The Government will take a 25 per cent stake in any rescue package of Tata’s steel business, it was announced today.
The Department of Business announced it would use public money to help keep the plants open, as it also revealed loans worth hundreds of millions would be made available to potential buyers.
Labour claimed the announcement was a “long-overdue” recognition that the Government needed to step in to help the UK steel industry, which has been struggling to cope with the cheap imports from China.
Tata announced last month it was looking to sell its UK steel division, including its plant in Port Talbot, South Wales, in a move which places thousands of jobs at risk.
Business Secretary Sajid Javid had previously claimed he did not think "nationalisation was a solution" to the crisis, but today said: “This Government is committed to supporting the steel industry to secure a long-term viable future and we are working closely with Tata Steel UK on its process to find a credible buyer.
“The detail of our commercial funding offer is clear evidence of the extent of that commitment.
"Ministers have visited Tata Steel sites across the country and the pride and dedication of the highly-skilled men and women working there is obvious to see.
"We have already delivered on energy compensation, on tackling unfair trading practices and on procurement of British steel, and we will keep on going further to support this vital industry."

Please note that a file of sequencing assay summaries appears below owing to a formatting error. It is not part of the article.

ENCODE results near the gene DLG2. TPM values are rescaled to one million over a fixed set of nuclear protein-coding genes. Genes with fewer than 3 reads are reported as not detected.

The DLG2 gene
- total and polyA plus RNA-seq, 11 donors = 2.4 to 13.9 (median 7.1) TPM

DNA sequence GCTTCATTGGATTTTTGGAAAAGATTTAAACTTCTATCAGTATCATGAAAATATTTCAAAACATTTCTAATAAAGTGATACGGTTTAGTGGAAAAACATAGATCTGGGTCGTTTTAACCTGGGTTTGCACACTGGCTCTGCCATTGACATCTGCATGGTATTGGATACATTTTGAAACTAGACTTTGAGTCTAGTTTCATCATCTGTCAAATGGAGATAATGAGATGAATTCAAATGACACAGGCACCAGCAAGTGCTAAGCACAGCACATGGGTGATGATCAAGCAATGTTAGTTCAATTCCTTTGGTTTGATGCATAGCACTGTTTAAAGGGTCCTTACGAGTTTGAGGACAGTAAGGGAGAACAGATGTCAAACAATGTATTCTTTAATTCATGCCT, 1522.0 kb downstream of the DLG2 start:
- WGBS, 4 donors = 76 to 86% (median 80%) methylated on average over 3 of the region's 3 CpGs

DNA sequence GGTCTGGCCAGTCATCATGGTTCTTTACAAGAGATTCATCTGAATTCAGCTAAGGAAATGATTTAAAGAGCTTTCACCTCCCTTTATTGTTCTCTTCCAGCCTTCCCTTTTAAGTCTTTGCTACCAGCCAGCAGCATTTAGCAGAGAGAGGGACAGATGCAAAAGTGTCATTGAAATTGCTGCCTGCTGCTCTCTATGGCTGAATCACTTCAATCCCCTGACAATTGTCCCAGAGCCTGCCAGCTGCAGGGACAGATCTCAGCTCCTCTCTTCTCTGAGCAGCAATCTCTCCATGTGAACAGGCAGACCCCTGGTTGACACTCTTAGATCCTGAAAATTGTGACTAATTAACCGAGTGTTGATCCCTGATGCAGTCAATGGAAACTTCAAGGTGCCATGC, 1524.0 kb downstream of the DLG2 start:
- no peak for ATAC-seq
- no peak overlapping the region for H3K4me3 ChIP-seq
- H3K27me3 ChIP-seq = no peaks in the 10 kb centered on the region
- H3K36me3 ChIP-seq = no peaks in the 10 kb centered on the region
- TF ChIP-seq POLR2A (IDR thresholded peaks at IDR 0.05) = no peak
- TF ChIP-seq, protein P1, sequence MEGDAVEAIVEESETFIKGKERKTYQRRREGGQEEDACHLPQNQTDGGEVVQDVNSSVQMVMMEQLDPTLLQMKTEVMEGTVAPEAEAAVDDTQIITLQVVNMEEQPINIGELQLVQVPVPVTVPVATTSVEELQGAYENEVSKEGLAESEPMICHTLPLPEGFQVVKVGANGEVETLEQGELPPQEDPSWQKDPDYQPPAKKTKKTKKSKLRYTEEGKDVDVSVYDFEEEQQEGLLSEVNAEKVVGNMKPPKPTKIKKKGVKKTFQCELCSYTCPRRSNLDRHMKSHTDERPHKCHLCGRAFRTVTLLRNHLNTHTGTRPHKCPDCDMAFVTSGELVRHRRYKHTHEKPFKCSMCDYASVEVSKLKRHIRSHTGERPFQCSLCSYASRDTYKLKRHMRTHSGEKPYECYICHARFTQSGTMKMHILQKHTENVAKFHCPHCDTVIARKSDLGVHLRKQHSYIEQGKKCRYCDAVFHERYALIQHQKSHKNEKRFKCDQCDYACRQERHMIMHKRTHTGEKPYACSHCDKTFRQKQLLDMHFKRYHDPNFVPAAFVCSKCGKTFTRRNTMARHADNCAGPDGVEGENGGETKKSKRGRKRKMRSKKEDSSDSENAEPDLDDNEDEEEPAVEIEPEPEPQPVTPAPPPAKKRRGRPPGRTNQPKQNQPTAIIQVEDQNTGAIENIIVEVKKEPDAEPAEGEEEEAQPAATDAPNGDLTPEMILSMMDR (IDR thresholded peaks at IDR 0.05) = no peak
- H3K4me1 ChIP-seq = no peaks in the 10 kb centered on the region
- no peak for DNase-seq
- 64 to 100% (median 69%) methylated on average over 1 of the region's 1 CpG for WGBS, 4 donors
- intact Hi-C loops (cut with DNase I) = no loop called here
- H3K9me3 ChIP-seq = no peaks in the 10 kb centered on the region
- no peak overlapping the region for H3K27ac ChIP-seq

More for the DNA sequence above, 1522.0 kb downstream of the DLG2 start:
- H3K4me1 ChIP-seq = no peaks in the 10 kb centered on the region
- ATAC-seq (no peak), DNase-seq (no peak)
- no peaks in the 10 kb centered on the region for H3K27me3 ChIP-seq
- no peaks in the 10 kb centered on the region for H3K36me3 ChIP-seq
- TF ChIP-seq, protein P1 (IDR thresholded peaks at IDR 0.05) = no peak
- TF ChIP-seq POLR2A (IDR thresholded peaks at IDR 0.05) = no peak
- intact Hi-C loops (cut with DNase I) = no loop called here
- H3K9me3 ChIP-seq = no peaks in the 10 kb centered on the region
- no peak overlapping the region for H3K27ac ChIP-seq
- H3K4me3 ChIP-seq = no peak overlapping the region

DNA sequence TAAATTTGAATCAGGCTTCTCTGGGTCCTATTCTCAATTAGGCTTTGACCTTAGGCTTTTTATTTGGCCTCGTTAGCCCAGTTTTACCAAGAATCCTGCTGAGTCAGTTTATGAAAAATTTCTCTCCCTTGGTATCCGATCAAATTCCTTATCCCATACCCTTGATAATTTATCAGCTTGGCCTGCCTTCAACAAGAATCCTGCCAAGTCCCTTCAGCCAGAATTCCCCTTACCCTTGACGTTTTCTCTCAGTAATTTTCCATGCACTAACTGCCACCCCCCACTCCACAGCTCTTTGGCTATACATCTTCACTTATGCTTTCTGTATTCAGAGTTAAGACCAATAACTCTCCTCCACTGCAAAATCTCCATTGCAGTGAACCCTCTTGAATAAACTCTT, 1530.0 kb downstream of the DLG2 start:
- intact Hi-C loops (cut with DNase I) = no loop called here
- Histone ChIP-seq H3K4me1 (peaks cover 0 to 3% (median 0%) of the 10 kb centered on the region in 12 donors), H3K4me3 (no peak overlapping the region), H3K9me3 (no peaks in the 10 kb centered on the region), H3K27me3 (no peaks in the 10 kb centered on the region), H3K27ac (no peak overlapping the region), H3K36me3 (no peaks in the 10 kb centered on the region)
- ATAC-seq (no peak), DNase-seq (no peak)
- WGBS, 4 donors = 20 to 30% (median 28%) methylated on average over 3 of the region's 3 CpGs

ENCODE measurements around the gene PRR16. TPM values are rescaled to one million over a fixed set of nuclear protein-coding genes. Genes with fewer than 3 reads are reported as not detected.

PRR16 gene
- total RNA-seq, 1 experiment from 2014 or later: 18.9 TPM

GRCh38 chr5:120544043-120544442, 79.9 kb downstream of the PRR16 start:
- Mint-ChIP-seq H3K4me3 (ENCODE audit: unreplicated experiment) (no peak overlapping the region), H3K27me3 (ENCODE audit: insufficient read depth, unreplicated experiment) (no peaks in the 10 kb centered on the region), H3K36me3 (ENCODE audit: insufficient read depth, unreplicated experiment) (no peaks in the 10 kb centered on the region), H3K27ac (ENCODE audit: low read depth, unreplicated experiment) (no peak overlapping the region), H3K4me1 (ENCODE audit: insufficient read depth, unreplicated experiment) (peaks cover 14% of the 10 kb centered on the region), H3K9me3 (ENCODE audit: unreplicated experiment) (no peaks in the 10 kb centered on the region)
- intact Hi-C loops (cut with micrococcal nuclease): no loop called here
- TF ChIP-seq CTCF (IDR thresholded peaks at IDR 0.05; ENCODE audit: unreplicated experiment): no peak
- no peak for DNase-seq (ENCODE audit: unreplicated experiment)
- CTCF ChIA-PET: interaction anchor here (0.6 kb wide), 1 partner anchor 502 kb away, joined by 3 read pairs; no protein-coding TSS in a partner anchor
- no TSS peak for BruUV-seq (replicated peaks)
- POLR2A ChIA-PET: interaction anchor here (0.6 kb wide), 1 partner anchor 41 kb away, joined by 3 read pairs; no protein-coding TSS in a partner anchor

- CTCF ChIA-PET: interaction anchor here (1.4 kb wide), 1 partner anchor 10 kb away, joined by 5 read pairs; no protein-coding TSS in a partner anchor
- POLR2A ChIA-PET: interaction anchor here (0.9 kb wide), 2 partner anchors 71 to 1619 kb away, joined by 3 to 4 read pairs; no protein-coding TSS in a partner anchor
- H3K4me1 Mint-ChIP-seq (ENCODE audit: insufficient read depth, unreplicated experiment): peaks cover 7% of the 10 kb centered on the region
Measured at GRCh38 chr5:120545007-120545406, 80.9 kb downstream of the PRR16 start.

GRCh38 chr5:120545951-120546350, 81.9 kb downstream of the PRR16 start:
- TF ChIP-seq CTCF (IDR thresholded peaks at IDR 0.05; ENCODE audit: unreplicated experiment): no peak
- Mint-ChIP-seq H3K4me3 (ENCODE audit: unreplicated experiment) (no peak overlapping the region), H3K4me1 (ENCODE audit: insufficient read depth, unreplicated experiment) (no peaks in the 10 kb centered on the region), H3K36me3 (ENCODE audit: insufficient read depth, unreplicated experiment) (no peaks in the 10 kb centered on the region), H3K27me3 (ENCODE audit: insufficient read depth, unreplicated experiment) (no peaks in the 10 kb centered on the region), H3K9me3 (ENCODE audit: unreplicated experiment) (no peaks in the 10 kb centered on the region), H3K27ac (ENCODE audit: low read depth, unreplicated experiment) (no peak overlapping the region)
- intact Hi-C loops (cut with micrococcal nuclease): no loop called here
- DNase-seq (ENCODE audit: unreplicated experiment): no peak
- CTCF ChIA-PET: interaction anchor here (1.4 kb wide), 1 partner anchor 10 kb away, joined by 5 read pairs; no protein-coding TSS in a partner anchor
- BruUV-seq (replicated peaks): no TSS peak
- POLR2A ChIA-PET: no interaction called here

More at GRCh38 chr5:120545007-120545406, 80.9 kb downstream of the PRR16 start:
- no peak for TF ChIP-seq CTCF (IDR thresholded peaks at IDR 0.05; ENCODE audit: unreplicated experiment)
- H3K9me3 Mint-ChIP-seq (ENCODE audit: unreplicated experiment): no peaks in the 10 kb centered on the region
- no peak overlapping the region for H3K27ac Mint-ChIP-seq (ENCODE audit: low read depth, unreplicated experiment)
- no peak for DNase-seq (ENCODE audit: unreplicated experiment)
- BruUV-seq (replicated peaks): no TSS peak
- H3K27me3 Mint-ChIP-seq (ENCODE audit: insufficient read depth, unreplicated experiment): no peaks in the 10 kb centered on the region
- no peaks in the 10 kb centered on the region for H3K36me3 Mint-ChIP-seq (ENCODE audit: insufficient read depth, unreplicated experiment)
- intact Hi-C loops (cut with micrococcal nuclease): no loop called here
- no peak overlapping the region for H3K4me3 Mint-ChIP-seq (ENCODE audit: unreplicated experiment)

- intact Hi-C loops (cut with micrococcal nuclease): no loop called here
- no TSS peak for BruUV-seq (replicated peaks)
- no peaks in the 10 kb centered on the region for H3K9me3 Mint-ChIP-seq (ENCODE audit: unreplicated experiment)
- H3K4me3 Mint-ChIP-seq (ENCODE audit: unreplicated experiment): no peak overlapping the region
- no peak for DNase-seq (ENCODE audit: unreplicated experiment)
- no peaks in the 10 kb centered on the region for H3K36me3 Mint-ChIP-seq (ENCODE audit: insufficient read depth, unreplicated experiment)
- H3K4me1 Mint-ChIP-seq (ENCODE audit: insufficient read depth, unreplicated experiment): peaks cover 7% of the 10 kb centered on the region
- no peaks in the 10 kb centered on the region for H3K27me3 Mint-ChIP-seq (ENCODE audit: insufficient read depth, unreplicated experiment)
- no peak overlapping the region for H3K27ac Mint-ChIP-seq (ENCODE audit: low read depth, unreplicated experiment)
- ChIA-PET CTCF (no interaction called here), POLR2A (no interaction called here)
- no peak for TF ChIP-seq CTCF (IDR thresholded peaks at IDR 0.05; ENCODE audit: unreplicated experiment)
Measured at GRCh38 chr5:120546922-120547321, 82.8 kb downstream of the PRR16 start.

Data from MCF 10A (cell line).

Tata has already managed to sell its Scunthorpe branch, potentially saving 4,400 jobs.
However it has as yet been unable to find a buyer for other parts of its UK steel portfolio.
The Government was criticised for its initial reaction to the announcement, with Javid accused of taking his eye off the ball by being in Australia when the crucial Tata board meeting was taking place in Mumbai.
In the Commons on April 11, Javid announced the Government was prepared to use taxpayers money to help keep the business afloat, but today is the first time a specific plan has been revealed.
Labour’s Shadow Business Secretary Angela Eagle "Whether you call this ‘co-investment’ or part-nationalisation, it is a long-overdue recognition of the need for Government support for the sale process. Labour and the steel unions have been calling for action for weeks; this appears to be a step forward.
“But this alone will not be enough to save the steel industry. The Government must ensure Tata allow enough time for a suitable buyer to be found and they must reassure the customer base and supply chain. Crucially, they need to address the underlying challenges facing the industry; energy costs, business rates, procurement, and most of all, the illegal dumping of Chinese steel.”
The announcement was also welcomed by the TUC, and General Secretary Frances O’Grady said: “While today’s announcement is an important first step, any rescue deal has to ensure that jobs are protected. As ever, the devil will be in the detail.
“If the steel industry is to be viable in the long term, the Business Secretary must support the European Commission's efforts to tackle China’s dumping of cheap steel.”
The plan was not welcomed by all, with Mark Littlewood, Director General at the Institute of Economic Affairs, claiming: "The problems of UK steel are structural, not cyclical.”
He added: It is severely misguided of the government to gamble with taxpayer’s money in the hope that the industry will be revived against all odds.
“Instead of throwing money at the problem, the government should focus on how to reduce the cost of government policies that harm the steel industry – green taxes, for example – and empower communities affected by such economic change to adjust and move on to new economic sectors.”